Peanuts Can Be Dangerous
Peanuts are the most common cause of food-related allergy death. They can trigger anaphylaxis -- a reaction that may be fatal if not treated right away. Symptoms usually start within minutes of exposure. But they can also start within seconds or take hours to develop. Call 911 at the first sign of swelling, hives, trouble breathing, a rapid pulse, or dizziness.
Shellfish and Fish and Anaphylaxis
About one half of anaphylaxis cases are related to food. Shellfish, such as shrimp, lobster, and crab are triggers for some people. Shellfish and fish allergies can be so serious that just the cooking vapors can sometimes trigger an allergic reaction. As a reaction gets worse, tissues swell, blocking airways, and people can have deadly heart and circulation problems.
Sesame Seeds, Tree Nuts, Legumes
The tiny sesame seed can cause an anaphylactic reaction. Legumes such as lentils, peas, soy beans, and other beans can also cause reactions. They’re related to the peanut, which is actually a legume. Real nuts such as cashews and walnuts also tend to cause problems for some adults.
Hidden Allergies: Dairy and Wheat
In addition to peanuts, children are often allergic to wheat, milk, and eggs. Because triggers can be hidden in other foods, read labels carefully. By law, the eight most common allergenic foods -- milk, eggs, fish, shellfish, tree nuts, peanuts, soy, and wheat -- and ingredients made from them such as lecithin (soy) and whey (milk) should be listed.
Flying Insect Stings and Allergies
Venom from honeybees, yellow jackets, wasps, and hornets cause anaphylaxis in about 3% of Americans. If you have had a reaction to a sting or suspect an allergy, see an allergist about allergy shots. Allergy shots are 97% effective at preventing anaphylaxis from insect stings. Avoid wearing perfume or cologne and bright colors. They can attract stinging bugs.
Ants and Ticks and Anaphylaxis
Crawling, biting insects like ants and ticks can cause severe allergic reactions just like flying, stinging bugs. Fire ants can inject their venom over and over. Watch out for ant nests to avoid the painful bites of these bugs. Wearing closed-toed shoes, pants, and long sleeves outside may also help you avoid bug bites.
Prescription Medicine and Reactions
Penicillin and other antibiotics are common causes of drug-related anaphylaxis. Chemotherapy drugs, imaging dyes, and muscle relaxants used in anesthesia can also cause problems. To prevent medication-related anaphylaxis, your doctor may suggest allergy shots or prescribe different medications.
Latex and Anaphylaxis
Latex-related anaphylaxis is rare. People who’ve had many surgeries and health care workers tend to be most at risk. Triggers can include gloves, IV tubes, syringes, and other items made with natural rubber latex. Even non-medical items like balloons, elastic, and condoms can cause reactions. Look for non-latex, synthetic choices.
Over-the-Counter Pain Relievers
Even medications you can buy over the counter can trigger anaphylaxis in some people. Aspirin, ibuprofen, and nonsteroidal anti-inflammatory drugs (NSAIDs) are some that may cause severe allergic reactions.
Exercise Can Trigger an Attack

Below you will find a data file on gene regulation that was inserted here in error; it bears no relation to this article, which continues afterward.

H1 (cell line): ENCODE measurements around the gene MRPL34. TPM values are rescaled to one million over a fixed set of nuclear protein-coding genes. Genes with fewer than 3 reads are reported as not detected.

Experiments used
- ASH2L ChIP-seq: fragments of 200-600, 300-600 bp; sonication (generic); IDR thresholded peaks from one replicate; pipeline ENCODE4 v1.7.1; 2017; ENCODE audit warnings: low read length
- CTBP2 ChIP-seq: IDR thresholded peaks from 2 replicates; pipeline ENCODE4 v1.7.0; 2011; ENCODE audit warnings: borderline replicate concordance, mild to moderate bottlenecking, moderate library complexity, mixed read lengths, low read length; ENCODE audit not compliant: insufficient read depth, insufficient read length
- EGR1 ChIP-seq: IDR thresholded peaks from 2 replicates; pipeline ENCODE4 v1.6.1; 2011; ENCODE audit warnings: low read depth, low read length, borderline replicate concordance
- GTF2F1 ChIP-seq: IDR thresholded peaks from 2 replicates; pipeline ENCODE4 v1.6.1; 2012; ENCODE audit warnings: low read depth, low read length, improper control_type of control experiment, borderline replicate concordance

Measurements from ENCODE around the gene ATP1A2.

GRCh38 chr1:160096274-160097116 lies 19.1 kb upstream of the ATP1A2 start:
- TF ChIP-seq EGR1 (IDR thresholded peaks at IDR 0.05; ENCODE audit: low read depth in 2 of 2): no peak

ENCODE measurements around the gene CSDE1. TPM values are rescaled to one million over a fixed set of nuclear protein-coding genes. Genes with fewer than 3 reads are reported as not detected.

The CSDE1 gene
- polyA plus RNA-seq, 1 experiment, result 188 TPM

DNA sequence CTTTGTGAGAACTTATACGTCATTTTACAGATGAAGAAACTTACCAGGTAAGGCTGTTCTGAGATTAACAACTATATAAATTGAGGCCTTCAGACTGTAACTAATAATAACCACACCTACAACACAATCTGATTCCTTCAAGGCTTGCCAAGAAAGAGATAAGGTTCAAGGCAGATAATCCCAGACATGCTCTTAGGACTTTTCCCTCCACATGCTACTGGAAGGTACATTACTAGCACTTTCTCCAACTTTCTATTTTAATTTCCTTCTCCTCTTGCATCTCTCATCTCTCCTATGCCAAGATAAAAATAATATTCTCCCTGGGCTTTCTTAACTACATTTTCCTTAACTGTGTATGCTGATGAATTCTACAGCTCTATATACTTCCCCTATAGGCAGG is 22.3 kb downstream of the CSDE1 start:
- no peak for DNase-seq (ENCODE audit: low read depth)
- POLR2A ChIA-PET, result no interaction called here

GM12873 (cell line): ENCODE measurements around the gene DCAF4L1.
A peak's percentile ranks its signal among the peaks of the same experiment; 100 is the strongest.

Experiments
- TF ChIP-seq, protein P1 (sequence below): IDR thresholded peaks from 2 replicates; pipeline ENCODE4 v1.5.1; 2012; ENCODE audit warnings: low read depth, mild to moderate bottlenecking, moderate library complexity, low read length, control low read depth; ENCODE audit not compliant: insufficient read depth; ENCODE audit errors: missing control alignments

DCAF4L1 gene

Some people really are allergic to exercise. In rare cases, physical activity such as walking, dancing, or swimming can cause anaphylaxis. Sometimes it happens only with exercise along with eating certain foods or taking specific drugs. Exercising in hot, cold, or humid weather can increase anaphylaxis chances. An allergist can help identify the cause.
Anaphylaxis Warning Signs
Get medical help right away at the first sign of anaphylaxis. Watch for trouble breathing, low blood pressure, and change in consciousness. Other symptoms include:
- Chest pain or tightness, and trouble swallowing
- Hives, swelling, a tingling feeling, itchiness, or a skin rash
- Nausea, vomiting, dizziness, diarrhea, and stomach cramps
Handling an Allergy Emergency
Epinephrine can prevent or reverse anaphylaxis symptoms. If you’ve been prescribed epinephrine injectors, carry two doses with you and practice using them. If you think you’re having an anaphylactic reaction, immediately inject epinephrine. Then call 911, even if you feel better.
Health Conditions Increase Danger
Having asthma and a food allergy can put you at risk for anaphylaxis. So can a previous severe allergic reaction. To cut the chance of a deadly reaction, control asthma. In adults, controlling heart disease and COPD can help lessen the severity of complications from anaphylaxis. Concerns? Talk with your doctor.
Wear Medical Alert Identification
If you have an allergy, medical alert jewelry gives important medical information to doctors and others in case you have a severe reaction. The MedicAlert Foundation offers a 24-hour emergency response service and family notification. ID can come in the form of bracelets, dog tags, sports bands, watches, and more.
Create an Anaphylaxis Action Plan
Don’t just worry about a reaction. Be prepared. See an allergist for a diagnosis, emergency treatment plan, and information on avoiding triggers. Keep your epinephrine supply current and find out if any medications you take can interfere with it. Talk to your family, coworkers, and friends about warning signs and treatment. If the time comes, you’ll all be ready.